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30 of 38 people found the following review helpful By Pharm Hand on November 23, 2011
Format: Blu-ray
I wanted just the 3D version of Toy Story set and that's exactly what it is here. Wonderful 3D. And it's great NOT having all those extra disks to cluter up the place.

Also, if you have a 3D player you can switch these over to 2D Blu ray. Again, no extra discs.
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250 of 337 people found the following review helpful By Shane S Sarte on November 2, 2010
Format: Blu-ray Verified Purchase
This is a case of having a great idea but being too lazy to execute it and give the best product worthy of the word ultimate.
- blu-ray discs, check
- dvds, check
- digital codes, check
- toy box, sturdy cardboard box. It's nice and for the price of the trilogy I won't complain

what I will complain about is the fact that the disc are not in jewel cases or circular plastic cases. The discs are placed in a piece of black foam. Nothing really special, just slots in the foam for each and every discs. You know what this is called? It's called lazy production value.

don't buy this product, you are better off just buying a combo pack sometime down the line. The Mediocre Toy Story Collection is not worth your money and is not worthy of these great films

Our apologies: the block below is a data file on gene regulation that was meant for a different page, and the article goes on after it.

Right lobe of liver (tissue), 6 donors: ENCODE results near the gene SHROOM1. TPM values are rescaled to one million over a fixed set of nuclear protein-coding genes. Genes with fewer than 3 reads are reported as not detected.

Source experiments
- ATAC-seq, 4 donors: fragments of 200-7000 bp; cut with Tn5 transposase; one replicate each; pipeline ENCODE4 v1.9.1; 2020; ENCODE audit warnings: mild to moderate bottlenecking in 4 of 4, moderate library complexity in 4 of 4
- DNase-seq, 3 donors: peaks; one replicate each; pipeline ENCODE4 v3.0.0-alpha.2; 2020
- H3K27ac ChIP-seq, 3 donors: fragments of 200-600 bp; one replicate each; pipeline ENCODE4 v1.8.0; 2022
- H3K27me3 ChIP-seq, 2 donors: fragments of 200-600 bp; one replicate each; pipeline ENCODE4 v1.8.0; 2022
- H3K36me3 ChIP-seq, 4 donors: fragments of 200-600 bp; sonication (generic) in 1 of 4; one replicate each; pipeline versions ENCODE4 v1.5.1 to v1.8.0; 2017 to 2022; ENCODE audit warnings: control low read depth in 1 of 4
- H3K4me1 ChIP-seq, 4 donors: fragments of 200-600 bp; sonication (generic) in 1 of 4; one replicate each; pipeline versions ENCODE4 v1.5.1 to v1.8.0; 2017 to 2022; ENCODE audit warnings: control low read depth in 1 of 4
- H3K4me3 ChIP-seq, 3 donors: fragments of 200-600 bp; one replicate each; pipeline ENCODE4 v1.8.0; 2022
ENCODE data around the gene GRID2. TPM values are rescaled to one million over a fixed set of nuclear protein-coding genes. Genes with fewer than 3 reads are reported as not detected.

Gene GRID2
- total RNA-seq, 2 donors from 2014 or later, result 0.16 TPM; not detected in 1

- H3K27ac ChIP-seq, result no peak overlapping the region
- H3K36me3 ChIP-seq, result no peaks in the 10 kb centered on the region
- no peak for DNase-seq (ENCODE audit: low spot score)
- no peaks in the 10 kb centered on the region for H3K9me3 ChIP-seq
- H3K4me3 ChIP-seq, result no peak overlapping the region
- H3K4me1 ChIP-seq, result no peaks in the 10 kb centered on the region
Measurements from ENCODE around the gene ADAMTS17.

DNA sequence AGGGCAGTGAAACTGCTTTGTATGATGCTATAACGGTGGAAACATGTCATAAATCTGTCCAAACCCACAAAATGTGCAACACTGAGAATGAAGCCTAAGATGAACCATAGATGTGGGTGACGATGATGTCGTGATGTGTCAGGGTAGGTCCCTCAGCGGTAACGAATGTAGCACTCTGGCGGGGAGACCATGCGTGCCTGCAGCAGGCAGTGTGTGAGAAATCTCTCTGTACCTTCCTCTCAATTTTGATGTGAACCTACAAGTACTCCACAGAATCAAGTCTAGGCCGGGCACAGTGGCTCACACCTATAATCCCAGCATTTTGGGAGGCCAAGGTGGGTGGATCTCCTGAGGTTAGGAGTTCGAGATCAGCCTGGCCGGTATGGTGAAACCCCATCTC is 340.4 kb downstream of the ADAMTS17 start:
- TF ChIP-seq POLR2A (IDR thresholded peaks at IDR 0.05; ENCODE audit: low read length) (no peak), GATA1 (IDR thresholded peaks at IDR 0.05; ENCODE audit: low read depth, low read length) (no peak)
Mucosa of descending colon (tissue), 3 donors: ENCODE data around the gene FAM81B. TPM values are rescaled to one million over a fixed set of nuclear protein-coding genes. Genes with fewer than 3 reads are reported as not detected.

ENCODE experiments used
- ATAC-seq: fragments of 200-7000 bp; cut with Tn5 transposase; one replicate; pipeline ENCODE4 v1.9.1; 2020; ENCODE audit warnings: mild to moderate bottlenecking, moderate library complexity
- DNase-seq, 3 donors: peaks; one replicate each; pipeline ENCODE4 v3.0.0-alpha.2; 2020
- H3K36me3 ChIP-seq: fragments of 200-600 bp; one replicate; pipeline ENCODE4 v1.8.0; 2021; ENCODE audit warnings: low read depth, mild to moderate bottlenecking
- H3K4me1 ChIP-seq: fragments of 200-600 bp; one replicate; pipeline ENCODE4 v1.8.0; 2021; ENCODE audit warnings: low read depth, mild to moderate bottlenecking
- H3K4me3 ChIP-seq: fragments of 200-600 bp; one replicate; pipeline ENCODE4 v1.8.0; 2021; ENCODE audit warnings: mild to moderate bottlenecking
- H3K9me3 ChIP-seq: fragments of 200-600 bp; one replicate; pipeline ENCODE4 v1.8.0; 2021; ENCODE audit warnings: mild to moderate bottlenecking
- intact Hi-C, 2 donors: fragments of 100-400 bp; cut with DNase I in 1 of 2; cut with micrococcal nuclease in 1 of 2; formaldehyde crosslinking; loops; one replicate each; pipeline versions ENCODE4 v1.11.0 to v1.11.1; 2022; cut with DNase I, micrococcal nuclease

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Topic From this Discussion
can the digital copies work in other countries or is it just for USA
Hello,

At this time, the DisneyFile Digital Copy is accessible only in the United States and Canada (excluding Quebec).

You can fing more informations about Digital Copy here: http://www.amazon.com/Digital-Copy-DVD/b/ref=amb_link_84024591_1?ie=UTF8&node=721726011&pf_rd_m=ATVPDKIK... Read More
Jun 18, 2011 by Marques |  See all 4 posts
What are we getting in 10 disks?
The 10 disk breakdown should be:

3 blu-ray discs (one for each movie)
3 DVDs (one for each movie)
3 Digital Copy discs (one for each movie)
1 Bonus material disck (I'm guessing

That's 10 discs.
Sep 26, 2010 by Nathan P Briggs |  See all 7 posts
Audio Features?
Toy Story et Toy Story 2

Audio
English: DTS-HD Master Audio 5.1
English: DTS-HD 2.0
French: Dolby Digital 5.1 EX
Spanish: Dolby Digital 5.1 EX

Subtitles
English SDH, French, Spanish

Playback
Region free

Toy Story 3

Audio
English: DTS-HD Master Audio 7.1
English: DTS-HD Master Audio... Read More
Nov 21, 2010 by A. LOPEZ |  See all 3 posts
is this item as cheap as it looks?
no cases, discs shoved in foam slots. its pretty flimsy, can't put anything heavy on top it will crush.
Jun 18, 2011 by Lance D |  See all 2 posts
Why combo again?
Then don't buy it, what's the problem?
Oct 7, 2010 by Andrew Martin |  See all 4 posts
Digital copy: CD or Download? Be the first to reply